2001 Annual Meeting of the Association for Symbolic Logic.Joan Feigenbaum, Haim Gaifman, Jean-Yves Girard, C. Ward Henson, Denis Hirschfeldt, Carl G. Jockusch Jr, Saul Kripke, Salma Kuhlmann, John C. Mitchell & Ernest Schimmerling - 2001 - Bulletin of Symbolic Logic 7 (3):420-435.
  30.  73
    Some Thoughts and a Proposal in the Philosophy of Mathematics.Haim Gaifman - manuscript
    The paper outlines a project in the philosophy of mathematics based on a proposed view of the nature of mathematical reasoning. It also contains a brief evaluative overview of the discipline and some historical observations; here it points out and illustrates the division between the philosophical dimension, where questions of realism and the status of mathematics are treated, and the more descriptive and looser dimension of epistemic efficiency, which has to do with ways of organizing the mathematical material. The paper’s (...)
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  31.  62
    Formal Philosophy: Interviews.Haim Gaifman - manuscript
    Please send the completed questionnaire by October 1, 2005 either electronically to Vincent F. Hendricks (vincent@ruc.dk) or John Symons (jsymons@utep.edu) or mail (fax) to Vincent F. Hendricks, Dept. of Philosophy and Science Studies, Roskilde University, DK4000 Roskilde, Denmark, Fax: +45 4674 3012..
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  32.  2
    Is the "Bottom-Up" Approach From the Theory of Meaning to Metaphysics Possible?Haim Gaifman - 1996 - Journal of Philosophy 93 (8):373-407.
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  33.  20
    Review: Saul A. Kripke, An Extension of a Theorem of Gaifman-Hales-Solovay. [REVIEW]Haim Gaifman - 1969 - Journal of Symbolic Logic 34 (1):131-132.
  34.  9
    The Sure Thing Principle, Dilations, and Objective Probabilities.Haim Gaifman - 2013 - Journal of Applied Logic 11 (4):373-385.
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  35.  1
    Models and Types of Peano's Arithmetic.Haim Gaifman, Julia F. Knight, Fred G. Abramson & Leo A. Harrington - 1983 - Journal of Symbolic Logic 48 (2):484-485.
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  36.  6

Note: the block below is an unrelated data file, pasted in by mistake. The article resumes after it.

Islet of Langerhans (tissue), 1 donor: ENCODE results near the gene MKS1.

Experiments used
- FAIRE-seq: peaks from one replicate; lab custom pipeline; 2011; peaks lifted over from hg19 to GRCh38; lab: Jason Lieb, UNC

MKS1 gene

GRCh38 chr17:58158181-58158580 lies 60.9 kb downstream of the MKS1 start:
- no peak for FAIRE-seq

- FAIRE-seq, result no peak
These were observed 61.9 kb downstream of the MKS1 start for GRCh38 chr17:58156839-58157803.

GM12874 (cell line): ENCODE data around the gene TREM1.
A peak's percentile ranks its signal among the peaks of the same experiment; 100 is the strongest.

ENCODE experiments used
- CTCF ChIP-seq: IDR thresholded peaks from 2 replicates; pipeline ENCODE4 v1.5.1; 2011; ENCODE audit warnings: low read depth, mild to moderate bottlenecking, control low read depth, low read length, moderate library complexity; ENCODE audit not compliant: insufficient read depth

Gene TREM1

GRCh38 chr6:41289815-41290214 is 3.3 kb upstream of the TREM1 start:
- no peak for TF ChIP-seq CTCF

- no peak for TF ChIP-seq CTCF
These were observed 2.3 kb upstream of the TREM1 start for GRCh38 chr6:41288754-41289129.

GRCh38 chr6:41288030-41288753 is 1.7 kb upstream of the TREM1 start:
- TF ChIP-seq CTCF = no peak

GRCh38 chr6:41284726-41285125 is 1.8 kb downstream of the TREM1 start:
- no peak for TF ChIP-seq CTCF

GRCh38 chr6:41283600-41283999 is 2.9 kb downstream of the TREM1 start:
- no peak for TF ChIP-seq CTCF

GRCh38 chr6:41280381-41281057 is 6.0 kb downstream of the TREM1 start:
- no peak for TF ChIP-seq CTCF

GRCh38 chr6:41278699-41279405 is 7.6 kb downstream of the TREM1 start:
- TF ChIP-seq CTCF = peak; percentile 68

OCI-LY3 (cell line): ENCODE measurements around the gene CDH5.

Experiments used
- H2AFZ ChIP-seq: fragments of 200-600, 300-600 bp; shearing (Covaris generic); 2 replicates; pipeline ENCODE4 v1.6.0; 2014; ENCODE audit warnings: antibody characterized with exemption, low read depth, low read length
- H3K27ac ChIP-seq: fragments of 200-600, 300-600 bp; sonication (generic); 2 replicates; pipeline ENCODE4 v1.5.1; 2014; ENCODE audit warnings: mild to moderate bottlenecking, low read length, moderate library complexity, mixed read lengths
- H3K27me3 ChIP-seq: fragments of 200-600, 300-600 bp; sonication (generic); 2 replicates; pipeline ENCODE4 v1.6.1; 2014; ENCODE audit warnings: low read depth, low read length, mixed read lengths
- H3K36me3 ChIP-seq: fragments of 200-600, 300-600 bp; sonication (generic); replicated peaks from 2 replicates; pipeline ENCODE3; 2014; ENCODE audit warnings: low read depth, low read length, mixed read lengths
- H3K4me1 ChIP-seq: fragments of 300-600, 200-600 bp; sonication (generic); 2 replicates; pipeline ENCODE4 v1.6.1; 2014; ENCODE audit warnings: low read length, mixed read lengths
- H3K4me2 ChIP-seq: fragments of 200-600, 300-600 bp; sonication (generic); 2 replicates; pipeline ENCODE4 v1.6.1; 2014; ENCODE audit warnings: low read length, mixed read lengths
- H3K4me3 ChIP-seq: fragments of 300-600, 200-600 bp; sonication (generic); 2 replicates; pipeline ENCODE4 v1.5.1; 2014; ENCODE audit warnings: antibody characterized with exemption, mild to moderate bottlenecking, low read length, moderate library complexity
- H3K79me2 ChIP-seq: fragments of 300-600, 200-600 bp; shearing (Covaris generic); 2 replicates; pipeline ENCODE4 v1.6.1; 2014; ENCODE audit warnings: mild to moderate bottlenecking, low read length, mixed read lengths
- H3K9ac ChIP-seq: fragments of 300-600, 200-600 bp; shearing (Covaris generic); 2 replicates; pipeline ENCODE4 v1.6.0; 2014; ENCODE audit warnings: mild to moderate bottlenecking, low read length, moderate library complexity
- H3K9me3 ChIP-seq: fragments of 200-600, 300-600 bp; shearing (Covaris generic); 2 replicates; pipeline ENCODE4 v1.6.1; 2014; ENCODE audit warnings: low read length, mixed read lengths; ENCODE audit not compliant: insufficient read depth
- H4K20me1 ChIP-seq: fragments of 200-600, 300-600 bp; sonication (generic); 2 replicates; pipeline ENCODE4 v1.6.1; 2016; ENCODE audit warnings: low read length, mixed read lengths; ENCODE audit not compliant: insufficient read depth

On Play by Means of Computing Machines .A Theory of Higher Order Probabilities.Knowledge and Efficient Computation.Realizability Semantics for Error-Tolerant Logics. [REVIEW]William J. Rapaport, Nimrod Megiddo, Avi Wigderson, Haim Gaifman, Silvio Micali, John C. Mitchell & Michael J. O'Donnell - 1988 - Journal of Symbolic Logic 53 (2):669.
  37.  10
    Of the Association for Symbolic Logic.Sergei Artemov, Peter Koellner, Michael Rabin, Jeremy Avigad, Wilfried Sieg, William Tait & Haim Gaifman - 2006 - Bulletin of Symbolic Logic 12 (3-4):503.
  38.  4
    Kripke Saul A.. An Extension of a Theorem of Gaifman-Hales-Solovay. Fundamenta Mathematicae, Vol. 61 , Pp. 29–32.Haim Gaifman - 1969 - Journal of Symbolic Logic 34 (1):131-132.
  39.  4
    What Godel's Incompleteness Result Does and Does Not Show.Haim Gaifman - 2000 - Journal of Philosophy 97 (8):462.
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  40.  7
    The Hilton New York Hotel New York, NY December 27–29, 2005.Sergei Artemov, Peter Koellner, Michael Rabin, Jeremy Avigad, Wilfried Sieg, William Tait & Haim Gaifman - 2006 - Bulletin of Symbolic Logic 12 (3).
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  41.  1
    2005–06 Winter Meeting of the Association for Symbolic Logic.Haim Gaifman - 2006 - Bulletin of Symbolic Logic 12 (3):503-516.
  42.  1
    On Play by Means of Computing Machines.Nimrod Megiddo, Avi Wigderson, Haim Gaifman, Silvio Micali, John C. Mitchell & Michael J. O'donnell - 1988 - Journal of Symbolic Logic 53 (2):669-670.
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  43. Extensions of Non-Standard Models of Number Theory.Andrew Adler & Haim Gaifman - 1975 - Journal of Symbolic Logic 40 (2):244-245.